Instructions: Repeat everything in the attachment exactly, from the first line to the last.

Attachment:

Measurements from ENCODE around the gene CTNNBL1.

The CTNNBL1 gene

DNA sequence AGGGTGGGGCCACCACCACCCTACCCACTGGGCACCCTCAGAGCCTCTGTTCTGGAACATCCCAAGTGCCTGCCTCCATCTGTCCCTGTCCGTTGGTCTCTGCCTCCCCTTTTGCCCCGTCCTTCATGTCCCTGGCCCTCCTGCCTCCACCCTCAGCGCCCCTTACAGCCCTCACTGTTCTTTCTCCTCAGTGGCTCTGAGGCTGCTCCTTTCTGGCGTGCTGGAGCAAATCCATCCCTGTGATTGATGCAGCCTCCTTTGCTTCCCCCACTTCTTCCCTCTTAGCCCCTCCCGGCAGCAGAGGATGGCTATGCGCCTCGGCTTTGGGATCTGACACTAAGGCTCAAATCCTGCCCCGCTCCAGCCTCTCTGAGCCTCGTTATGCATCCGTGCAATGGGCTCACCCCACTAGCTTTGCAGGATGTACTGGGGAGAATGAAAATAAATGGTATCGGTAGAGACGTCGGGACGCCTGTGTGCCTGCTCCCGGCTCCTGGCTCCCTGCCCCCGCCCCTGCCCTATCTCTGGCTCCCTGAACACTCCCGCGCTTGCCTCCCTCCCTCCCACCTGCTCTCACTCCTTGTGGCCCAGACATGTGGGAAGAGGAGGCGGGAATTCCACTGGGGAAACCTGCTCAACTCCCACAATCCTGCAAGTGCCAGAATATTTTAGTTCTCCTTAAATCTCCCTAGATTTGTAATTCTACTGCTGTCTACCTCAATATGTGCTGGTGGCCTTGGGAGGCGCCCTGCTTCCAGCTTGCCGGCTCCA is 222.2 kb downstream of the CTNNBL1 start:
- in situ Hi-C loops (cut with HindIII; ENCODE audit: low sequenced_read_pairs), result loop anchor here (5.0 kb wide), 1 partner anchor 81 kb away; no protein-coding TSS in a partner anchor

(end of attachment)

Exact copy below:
Measurements from ENCODE around the gene CTNNBL1.

The CTNNBL1 gene

DNA sequence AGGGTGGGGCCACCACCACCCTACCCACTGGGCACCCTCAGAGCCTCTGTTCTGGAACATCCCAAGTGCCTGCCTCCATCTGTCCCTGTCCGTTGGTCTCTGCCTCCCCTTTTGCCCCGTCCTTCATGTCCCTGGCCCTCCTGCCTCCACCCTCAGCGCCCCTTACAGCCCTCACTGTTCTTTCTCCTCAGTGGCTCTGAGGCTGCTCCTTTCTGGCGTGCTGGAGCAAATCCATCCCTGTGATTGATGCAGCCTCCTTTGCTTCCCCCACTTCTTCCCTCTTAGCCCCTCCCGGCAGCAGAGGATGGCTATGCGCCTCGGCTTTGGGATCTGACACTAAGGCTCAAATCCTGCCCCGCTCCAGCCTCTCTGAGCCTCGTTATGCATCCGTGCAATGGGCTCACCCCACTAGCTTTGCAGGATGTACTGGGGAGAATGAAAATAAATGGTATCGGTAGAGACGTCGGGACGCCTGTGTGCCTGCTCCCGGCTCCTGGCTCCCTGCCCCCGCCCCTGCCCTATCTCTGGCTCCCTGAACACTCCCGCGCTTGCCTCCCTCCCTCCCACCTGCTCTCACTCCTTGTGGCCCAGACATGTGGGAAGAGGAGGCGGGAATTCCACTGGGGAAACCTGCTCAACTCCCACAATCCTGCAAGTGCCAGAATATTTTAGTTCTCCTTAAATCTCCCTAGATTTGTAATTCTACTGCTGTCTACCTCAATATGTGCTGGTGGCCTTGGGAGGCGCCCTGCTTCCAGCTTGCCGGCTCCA is 222.2 kb downstream of the CTNNBL1 start:
- in situ Hi-C loops (cut with HindIII; ENCODE audit: low sequenced_read_pairs), result loop anchor here (5.0 kb wide), 1 partner anchor 81 kb away; no protein-coding TSS in a partner anchor